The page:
A Responsive Design Approach for Navigation, Part 1

Posted by Maggie on 02/27/2012

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As we create responsive websites, we must consider a number of factors to make sure both the design and code are as bullet-proof as possible: the design must scale across a wide range of screen sizes from mobile to tablet to desktop; and the code must start with a mobile-first approach, work well for screen readers or with JavaScript disabled, and be robust enough to adapt to differences in text size and rendering across devices or user settings.

Adapting site navigation to be understandable, usable and attractive across a wide range of devices is particularly challenging. On the Boston Globe site, we gained some key insights about how to build robust mobile-first responsive navigation systems. This is the first in a series of articles in which we'll explore navigation design techniques from very simple nav bar design, to complex multi-level hierarchies, search, and fuller featured navigation systems.

Truly responsive navigation

Using progressive enhancement, CSS media queries, and a little JavaScript, we built a navigation list that adjusts to fit the size of the screen and adapts to differences in text sizing. View the demo

We're in the process of rethinking our site design, so we used our own navigation list as a test case. It consists of 5 options — What We Do, What We've Done, What We're Thinking, Who We Are, and Contact Us. These options can take up a lot of space on a tiny mobile screen, so our goal was simple: for smaller screens we'll make the navigation as compact as possible to save room for the main content, and on larger screens with ample space we'll display all options in a horizontal bar for quicker access.

We marked up a standard unordered list of links, usable on any device that renders HTML, layered on a few mobile-friendly styles to make the hit area bigger for finger taps, and then added a little JavaScript to transform the list into a custom dropdown menu. Users that don't have JavaScript enabled will just see the full list — no harm, no foul.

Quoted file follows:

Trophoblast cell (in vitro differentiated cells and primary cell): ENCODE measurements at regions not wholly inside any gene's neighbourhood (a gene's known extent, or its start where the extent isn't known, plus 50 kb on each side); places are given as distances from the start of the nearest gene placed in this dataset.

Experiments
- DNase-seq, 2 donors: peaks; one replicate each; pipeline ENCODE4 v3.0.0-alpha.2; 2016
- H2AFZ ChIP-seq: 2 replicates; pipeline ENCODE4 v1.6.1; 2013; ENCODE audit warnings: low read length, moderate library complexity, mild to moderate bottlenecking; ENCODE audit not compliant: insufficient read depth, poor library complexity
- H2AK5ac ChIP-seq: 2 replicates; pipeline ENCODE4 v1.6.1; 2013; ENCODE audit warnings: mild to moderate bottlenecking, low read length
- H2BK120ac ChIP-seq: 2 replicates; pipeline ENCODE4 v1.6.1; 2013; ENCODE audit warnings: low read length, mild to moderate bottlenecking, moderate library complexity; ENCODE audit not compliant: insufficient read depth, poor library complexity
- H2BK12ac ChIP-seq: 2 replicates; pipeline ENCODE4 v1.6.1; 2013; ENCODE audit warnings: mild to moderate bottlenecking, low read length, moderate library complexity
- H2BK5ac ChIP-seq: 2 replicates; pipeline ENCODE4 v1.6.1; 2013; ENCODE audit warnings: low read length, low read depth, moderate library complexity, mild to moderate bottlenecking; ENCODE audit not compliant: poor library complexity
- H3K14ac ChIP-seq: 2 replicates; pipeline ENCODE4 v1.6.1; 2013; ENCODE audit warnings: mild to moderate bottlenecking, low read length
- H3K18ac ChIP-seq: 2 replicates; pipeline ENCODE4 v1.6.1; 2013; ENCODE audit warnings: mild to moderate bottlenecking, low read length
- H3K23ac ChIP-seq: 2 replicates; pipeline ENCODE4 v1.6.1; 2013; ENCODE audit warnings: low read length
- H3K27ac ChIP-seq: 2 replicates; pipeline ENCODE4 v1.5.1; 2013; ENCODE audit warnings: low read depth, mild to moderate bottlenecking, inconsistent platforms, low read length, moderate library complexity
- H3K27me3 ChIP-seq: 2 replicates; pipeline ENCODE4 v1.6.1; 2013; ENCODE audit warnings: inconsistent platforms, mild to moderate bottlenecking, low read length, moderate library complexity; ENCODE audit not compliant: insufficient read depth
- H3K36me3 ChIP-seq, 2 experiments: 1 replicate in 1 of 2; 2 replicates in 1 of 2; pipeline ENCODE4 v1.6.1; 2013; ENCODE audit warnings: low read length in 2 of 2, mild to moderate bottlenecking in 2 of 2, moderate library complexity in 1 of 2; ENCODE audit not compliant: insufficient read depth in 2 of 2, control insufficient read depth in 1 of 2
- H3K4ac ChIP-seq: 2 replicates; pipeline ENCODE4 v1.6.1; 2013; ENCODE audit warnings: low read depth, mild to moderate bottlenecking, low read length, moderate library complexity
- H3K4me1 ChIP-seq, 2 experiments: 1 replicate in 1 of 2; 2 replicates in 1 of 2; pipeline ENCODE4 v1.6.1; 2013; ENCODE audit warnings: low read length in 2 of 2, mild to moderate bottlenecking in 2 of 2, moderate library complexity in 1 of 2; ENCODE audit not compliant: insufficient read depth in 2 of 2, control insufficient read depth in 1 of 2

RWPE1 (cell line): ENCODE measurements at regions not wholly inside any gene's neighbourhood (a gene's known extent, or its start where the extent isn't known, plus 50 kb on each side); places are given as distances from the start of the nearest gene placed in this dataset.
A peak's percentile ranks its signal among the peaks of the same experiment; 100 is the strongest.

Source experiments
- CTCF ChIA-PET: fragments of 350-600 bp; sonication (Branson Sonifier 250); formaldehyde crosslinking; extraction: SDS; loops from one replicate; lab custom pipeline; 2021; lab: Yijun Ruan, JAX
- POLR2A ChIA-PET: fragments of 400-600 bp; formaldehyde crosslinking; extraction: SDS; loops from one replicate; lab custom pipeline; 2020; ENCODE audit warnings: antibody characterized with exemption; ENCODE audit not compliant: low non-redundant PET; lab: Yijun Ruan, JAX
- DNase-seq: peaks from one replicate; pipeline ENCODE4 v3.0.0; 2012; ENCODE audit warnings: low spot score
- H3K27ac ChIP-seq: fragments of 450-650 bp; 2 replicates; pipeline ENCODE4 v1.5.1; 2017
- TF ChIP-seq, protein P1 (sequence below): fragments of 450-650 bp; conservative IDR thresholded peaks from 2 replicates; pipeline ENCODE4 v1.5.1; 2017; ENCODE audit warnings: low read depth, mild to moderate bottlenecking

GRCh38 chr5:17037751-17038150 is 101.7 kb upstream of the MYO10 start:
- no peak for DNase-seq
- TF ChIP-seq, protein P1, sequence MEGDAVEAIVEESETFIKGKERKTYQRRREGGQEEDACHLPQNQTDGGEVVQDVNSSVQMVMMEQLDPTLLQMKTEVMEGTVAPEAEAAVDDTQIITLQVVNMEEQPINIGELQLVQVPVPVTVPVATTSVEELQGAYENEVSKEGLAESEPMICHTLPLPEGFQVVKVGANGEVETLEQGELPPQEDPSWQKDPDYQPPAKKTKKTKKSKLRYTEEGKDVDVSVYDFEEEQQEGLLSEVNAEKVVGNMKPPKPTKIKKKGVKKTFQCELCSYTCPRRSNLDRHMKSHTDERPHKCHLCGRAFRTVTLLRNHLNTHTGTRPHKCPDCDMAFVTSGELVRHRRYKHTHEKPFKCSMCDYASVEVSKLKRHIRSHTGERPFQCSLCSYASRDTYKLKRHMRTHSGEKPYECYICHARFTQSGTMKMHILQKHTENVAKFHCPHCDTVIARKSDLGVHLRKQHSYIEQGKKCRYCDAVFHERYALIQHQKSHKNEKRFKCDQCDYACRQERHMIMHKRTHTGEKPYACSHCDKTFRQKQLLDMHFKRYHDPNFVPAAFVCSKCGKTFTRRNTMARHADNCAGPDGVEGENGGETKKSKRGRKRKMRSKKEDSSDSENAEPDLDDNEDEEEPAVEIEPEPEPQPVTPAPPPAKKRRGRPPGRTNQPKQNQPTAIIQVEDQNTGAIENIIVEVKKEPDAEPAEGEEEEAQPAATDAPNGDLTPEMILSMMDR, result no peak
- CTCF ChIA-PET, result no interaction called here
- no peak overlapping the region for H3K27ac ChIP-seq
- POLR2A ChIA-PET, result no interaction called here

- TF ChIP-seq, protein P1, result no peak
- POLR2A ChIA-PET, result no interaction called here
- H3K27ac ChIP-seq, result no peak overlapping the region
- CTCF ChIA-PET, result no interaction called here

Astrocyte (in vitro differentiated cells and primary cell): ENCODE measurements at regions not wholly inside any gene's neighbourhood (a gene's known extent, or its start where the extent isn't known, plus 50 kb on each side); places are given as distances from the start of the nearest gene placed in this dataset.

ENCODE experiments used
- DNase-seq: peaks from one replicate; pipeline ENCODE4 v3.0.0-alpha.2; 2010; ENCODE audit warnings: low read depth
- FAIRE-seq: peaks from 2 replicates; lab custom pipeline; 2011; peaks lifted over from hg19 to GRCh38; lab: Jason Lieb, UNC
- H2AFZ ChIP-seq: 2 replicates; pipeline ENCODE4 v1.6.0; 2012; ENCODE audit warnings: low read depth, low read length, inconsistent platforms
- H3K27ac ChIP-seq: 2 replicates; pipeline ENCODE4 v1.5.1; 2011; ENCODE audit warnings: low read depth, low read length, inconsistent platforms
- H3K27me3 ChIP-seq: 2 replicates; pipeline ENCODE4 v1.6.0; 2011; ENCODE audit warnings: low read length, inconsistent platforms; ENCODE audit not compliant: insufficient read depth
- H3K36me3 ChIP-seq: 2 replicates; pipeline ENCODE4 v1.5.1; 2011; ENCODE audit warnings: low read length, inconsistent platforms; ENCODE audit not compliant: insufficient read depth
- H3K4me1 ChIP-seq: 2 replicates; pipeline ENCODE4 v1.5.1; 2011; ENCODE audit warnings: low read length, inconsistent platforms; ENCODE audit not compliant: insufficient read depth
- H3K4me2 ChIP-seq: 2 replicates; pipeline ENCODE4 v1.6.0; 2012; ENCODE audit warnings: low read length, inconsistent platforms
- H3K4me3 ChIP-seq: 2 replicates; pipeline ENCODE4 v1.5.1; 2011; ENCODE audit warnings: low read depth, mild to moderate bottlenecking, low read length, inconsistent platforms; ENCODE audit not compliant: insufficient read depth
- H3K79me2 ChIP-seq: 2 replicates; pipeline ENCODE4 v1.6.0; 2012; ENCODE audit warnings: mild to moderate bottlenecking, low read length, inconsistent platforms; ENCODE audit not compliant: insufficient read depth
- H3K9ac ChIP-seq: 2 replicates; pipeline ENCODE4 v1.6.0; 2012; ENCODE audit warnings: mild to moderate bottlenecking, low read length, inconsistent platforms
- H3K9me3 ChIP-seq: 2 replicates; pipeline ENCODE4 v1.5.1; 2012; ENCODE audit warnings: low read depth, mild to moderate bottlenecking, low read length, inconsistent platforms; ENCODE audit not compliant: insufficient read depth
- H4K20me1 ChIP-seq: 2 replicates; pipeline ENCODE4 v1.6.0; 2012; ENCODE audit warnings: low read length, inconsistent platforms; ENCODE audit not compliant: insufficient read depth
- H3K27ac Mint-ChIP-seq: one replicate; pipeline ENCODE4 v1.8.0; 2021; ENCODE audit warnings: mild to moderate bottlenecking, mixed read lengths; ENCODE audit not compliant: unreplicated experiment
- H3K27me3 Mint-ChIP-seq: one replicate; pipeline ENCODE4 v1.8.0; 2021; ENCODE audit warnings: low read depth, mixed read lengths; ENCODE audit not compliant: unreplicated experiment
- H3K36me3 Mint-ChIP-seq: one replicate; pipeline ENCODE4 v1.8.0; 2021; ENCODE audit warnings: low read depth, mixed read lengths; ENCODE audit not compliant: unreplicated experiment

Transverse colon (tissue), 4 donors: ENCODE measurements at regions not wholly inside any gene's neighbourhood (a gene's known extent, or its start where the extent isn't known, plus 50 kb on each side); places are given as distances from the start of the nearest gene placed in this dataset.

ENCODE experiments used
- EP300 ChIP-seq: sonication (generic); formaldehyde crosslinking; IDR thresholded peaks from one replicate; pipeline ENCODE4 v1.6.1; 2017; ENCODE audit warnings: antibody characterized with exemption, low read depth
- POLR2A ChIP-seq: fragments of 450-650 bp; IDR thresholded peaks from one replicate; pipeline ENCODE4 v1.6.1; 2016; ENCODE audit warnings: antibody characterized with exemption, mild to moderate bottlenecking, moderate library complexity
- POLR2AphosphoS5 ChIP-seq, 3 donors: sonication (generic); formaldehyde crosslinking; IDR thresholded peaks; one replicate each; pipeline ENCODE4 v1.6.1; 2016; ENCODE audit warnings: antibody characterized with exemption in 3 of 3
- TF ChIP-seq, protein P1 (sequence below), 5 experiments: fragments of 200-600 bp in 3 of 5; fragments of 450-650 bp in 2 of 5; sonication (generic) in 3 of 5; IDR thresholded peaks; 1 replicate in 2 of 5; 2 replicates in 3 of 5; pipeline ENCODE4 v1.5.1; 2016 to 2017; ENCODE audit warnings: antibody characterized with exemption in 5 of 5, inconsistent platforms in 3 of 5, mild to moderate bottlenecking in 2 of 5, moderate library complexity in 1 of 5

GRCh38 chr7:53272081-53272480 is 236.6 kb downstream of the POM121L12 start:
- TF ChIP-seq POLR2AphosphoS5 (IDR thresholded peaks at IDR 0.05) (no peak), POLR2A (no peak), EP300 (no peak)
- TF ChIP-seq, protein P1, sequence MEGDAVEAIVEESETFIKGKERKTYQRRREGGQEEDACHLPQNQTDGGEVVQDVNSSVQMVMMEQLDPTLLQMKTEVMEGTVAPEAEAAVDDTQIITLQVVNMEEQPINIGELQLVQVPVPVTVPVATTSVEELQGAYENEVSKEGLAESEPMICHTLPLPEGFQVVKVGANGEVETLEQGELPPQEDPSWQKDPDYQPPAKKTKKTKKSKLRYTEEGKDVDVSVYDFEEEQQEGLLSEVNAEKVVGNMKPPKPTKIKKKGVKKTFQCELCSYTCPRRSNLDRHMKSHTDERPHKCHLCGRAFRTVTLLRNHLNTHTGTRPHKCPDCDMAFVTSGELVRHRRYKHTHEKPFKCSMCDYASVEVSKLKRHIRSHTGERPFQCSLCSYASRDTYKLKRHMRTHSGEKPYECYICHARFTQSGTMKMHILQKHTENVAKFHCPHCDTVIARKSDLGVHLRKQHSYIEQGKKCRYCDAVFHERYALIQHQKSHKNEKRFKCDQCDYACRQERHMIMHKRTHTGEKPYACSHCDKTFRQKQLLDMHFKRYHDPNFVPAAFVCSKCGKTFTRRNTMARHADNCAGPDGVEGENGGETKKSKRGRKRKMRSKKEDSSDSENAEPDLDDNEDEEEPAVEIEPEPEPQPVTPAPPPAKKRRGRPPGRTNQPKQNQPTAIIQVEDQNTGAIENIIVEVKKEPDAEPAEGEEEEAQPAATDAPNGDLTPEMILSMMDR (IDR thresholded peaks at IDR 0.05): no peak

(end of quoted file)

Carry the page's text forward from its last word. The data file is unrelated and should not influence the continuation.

For larger screens, we used CSS3 media queries to display the options in a horizontal bar. We wanted to ensure that the screen has enough room to display the entire bar in a single line (we don't want the nav or its options to wrap because, in this case, wrapping would make the page look broken or mess with the navigation hierarchy), so we estimated the minimum width value: width of the horizontal navigation bar + the width of any neighboring elements + a little wiggle room. We tested this breakpoint across a wide range of browsers, and increased the value when we saw options wrap.

We could've stopped there, but we can't forget that screen size is just one of many factors that effect how a layout is displayed. Take text rendering, for example: the type, size, and shape of fonts can vary among operating systems/browsers, and users have the option to adjust sizing with browser controls. (And, as Stephanie Rieger notes, the list of user-controlled variables is growing.) So, while it makes sense to use media queries as a baseline for altering the layout, we made our navigation bar feel smarter and more responsive with a little JavaScript to detect whether the horizontal nav bar fits in the available space, regardless of screen size; when the fit test fails, the navigation remains a custom dropdown menu.